A lump sum paid directly by the employer to an employee who is either retiring or being retrenched also falls into the individual's gross income for the year. The tax concessions have been different from those available to retirement fund lump sums for such amounts up until 28 February 2011. Instead of the first R315 000 potentially being tax-free, a once-in-a-lifetime R30 000 exemption has been available to the taxpayer in respect of appropriately qualifying lump sums. The balance was then taxed at an average tax rate determined in terms of a formula (“the rating formula”).
As of 1 March 2011, however, the R30 000 exemption falls away, and a new definition, “severance benefits”, enters the tax arena. A severance benefit is a lump sum paid by one's employer in respect of one of the following events:
Returning to our scenario, if you accept a voluntary retrenchment package from your employer before the age of 55, the good news is that this will qualify as a “severance benefit”, and thus, taking into account any other similar lump sums you may have received in the past, the first R315 000 of the lump sum will be tax-free.
Of course, you only receive the R315 000 exemption once in your life. Let's assume that you accept a retrenchment package from your employer before the age of 55 and you are in the fortunate position of also being paid out a lump sum withdrawal benefit from your retirement fund as a result of your retrenchment. Effectively, in working out your tax liability, you would add the two lump sums together and set off the exemption available to you, i.e. the full R315 000, provided that you had not previously used any of this exemption.
As mentioned above, if you at any stage held more than 5% of the shares in your employer-company, a lump sum benefit paid on your retrenchment by your employer would not qualify for the R315 000 tax-free exemption. You would then be advised not to accept a retrenchment package, but rather to wait until you are 55 years of age. A lump sum paid to you by your employer after 55 years would then qualify as a severance benefit on the basis of your age.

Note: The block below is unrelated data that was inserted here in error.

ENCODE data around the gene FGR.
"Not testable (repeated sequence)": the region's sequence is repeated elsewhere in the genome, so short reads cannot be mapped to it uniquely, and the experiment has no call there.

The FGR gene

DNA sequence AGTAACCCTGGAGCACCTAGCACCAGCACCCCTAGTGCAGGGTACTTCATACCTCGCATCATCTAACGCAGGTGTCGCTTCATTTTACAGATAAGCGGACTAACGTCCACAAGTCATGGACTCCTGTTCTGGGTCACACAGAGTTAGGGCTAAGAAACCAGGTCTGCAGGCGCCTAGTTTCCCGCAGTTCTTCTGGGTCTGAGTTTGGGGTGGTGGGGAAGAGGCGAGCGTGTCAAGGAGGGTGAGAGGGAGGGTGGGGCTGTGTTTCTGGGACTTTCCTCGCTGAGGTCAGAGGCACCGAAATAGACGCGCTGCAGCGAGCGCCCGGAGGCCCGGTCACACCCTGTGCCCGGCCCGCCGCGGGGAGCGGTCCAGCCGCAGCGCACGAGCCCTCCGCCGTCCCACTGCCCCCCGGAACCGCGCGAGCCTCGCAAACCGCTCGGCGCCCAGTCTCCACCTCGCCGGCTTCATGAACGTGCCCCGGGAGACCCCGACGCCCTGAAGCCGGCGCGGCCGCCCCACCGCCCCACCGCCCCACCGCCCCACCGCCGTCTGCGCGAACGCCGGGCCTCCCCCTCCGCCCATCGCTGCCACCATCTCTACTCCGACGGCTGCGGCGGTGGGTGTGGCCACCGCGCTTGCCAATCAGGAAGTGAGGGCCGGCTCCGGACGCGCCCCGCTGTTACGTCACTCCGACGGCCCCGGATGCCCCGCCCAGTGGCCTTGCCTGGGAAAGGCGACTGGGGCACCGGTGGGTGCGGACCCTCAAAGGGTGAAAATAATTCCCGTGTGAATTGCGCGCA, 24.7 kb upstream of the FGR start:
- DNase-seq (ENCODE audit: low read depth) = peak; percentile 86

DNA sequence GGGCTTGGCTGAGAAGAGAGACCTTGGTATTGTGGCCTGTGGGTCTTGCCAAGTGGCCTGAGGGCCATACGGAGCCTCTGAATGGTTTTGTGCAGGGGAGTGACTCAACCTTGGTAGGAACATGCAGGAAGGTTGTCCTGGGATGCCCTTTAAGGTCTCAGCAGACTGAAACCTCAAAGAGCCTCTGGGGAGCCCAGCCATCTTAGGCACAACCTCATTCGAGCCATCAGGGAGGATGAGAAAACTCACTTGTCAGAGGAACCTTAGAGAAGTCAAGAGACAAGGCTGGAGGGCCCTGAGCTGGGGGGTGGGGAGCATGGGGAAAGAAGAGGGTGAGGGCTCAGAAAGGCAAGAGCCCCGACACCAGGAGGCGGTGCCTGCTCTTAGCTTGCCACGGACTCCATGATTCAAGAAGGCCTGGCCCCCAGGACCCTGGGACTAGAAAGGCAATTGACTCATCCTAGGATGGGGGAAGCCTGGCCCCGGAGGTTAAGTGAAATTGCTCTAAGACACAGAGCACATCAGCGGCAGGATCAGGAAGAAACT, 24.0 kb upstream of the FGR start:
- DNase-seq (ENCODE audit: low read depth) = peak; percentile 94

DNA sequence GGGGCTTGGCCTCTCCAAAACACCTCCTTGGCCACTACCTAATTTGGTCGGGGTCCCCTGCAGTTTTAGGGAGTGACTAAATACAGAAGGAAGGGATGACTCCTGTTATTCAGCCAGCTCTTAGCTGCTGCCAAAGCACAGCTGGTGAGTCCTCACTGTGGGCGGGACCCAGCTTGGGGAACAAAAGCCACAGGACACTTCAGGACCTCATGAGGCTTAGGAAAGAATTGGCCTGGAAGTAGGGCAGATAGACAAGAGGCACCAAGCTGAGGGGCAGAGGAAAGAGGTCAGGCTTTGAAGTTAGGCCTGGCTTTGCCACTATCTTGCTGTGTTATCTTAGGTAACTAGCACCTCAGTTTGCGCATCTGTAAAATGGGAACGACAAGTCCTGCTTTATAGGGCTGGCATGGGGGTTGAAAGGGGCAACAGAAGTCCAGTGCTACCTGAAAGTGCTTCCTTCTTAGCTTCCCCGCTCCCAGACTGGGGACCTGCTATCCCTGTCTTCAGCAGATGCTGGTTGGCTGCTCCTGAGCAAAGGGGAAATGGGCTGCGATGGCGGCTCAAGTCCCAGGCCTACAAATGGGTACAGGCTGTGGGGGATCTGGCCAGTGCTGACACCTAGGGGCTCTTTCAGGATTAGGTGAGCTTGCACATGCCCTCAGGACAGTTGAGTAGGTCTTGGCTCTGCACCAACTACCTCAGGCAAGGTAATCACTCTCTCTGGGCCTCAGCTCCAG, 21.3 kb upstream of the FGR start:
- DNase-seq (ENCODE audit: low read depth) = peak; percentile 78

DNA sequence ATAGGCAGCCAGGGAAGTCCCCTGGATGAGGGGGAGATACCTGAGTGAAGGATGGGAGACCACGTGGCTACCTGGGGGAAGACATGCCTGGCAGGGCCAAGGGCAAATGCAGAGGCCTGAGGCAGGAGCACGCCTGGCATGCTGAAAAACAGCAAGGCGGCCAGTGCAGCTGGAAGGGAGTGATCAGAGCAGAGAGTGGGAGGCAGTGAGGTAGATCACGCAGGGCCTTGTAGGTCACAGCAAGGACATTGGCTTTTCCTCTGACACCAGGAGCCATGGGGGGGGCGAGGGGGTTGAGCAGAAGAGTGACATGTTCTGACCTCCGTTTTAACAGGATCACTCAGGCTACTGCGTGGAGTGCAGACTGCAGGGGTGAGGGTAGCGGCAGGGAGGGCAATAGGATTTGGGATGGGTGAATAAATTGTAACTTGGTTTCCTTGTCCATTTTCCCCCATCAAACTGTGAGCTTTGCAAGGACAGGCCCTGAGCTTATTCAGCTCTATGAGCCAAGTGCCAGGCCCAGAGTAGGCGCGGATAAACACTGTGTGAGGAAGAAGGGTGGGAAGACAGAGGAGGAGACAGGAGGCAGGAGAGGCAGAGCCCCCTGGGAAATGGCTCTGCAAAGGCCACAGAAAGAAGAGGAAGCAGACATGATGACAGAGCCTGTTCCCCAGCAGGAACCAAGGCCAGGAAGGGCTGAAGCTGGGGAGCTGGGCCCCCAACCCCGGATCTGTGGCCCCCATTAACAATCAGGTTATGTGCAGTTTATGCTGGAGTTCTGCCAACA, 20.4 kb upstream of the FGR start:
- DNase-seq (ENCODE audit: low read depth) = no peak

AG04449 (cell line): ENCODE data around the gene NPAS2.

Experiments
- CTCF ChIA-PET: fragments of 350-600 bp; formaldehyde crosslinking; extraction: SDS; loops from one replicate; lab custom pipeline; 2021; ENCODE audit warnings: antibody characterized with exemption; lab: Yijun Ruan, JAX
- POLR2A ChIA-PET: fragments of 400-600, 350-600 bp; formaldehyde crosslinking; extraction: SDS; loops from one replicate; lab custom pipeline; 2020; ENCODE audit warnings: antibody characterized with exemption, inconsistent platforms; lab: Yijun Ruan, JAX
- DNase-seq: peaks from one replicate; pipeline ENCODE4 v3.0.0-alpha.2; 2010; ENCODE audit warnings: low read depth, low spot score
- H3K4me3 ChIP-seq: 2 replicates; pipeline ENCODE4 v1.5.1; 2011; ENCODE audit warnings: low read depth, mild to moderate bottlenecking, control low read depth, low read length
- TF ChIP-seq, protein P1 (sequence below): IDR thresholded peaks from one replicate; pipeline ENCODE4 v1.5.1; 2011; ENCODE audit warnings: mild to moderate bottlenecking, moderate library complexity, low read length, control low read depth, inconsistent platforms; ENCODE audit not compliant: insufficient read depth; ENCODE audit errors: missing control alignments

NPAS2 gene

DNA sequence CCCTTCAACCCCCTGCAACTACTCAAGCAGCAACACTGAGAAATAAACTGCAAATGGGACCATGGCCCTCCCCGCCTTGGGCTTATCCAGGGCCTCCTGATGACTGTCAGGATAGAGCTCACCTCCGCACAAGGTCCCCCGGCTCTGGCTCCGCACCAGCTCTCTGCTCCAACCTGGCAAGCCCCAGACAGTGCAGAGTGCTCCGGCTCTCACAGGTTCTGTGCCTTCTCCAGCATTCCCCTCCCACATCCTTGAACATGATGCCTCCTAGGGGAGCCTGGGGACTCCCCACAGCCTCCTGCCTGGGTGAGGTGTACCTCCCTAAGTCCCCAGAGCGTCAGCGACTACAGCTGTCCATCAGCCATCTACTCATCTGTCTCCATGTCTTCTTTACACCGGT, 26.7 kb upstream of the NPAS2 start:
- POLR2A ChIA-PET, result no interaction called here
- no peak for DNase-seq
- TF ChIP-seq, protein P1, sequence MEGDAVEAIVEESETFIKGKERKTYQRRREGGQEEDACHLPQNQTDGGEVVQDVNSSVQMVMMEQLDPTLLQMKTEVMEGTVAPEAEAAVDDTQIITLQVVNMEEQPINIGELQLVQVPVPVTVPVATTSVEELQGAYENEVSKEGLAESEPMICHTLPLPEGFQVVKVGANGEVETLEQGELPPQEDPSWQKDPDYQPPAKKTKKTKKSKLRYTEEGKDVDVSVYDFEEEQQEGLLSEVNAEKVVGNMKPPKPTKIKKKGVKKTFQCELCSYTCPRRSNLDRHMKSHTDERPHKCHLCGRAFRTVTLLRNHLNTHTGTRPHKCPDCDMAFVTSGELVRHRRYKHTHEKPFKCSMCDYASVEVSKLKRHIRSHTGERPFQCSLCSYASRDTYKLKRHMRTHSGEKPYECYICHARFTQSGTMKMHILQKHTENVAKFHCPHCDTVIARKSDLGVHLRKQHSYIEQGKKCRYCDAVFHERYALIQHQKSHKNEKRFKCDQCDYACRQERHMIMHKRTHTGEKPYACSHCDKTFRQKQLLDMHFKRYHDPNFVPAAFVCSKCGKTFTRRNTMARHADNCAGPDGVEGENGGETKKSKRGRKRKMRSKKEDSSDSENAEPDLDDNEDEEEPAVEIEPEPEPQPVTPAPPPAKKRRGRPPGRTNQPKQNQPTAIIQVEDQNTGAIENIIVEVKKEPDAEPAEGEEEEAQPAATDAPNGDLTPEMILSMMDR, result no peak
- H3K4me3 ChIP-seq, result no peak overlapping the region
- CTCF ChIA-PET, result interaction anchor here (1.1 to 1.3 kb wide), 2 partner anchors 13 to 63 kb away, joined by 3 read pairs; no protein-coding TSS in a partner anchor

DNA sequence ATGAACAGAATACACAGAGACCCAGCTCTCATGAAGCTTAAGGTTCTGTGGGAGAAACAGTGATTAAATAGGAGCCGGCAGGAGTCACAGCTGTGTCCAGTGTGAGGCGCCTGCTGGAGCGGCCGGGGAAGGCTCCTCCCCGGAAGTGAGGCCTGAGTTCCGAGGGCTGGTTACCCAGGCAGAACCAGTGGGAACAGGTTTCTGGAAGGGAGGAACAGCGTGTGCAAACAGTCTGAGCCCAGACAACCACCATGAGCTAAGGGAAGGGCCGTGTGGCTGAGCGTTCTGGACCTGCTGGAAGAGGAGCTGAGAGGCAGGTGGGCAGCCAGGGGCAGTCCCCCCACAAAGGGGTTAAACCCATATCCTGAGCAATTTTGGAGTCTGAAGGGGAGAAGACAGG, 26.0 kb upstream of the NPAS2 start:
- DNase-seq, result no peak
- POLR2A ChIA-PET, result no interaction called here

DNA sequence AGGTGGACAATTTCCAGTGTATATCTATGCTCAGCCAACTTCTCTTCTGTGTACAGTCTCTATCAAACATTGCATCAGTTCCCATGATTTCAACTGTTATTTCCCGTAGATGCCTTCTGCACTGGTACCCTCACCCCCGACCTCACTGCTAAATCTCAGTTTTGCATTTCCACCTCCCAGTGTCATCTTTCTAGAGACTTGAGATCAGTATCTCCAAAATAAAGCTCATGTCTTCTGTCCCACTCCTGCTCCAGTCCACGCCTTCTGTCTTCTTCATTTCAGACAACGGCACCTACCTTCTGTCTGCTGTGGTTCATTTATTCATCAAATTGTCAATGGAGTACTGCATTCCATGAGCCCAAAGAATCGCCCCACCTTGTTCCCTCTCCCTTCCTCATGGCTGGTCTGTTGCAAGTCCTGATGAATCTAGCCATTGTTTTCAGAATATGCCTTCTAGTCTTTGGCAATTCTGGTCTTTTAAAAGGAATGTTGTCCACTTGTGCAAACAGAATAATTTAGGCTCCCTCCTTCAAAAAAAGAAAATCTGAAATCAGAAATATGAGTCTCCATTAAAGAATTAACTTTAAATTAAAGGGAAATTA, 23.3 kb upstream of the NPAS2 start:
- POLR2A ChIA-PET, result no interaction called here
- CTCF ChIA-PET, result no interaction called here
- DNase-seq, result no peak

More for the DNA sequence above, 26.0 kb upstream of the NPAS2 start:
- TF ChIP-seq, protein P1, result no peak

A severance benefit may also include a lump sum paid by the employer in consequence of an employee's death, which will be deemed to have been paid out immediately prior to the death.
A sliding scale of tax is applicable to severance benefits with effect from 1 March 2011, up to a maximum rate of 36%, as indicated above. This is in terms of the same tax table as retirement fund lump sum benefits have been taxed since 1 March 2009.
Finally, a word on the “rating formula”. This refers to a formula that was applied to lump sums paid by the employer in order to calculate the tax liability on such amounts. Rating allowed for a less onerous rate of tax to be applied to lump sums, provided that they qualified in terms of the legislation. Rating is falling away. The taxation of employer-paid lump sums that qualify as “severance benefits” will then be taxed as set out above instead of being subject to rating.
In summary, all retirement and severance lump sums will be taxed on the sliding scale with the first R315 000 tax-free, except if you ever held more than 5% of your employer's shares, in which case, best you wait ‘til you are 55. asa
Susan McCready CA(SA), H.Dip Tax, is Senior Manager: International Tax Services at KPMG Services (Proprietary) Limited.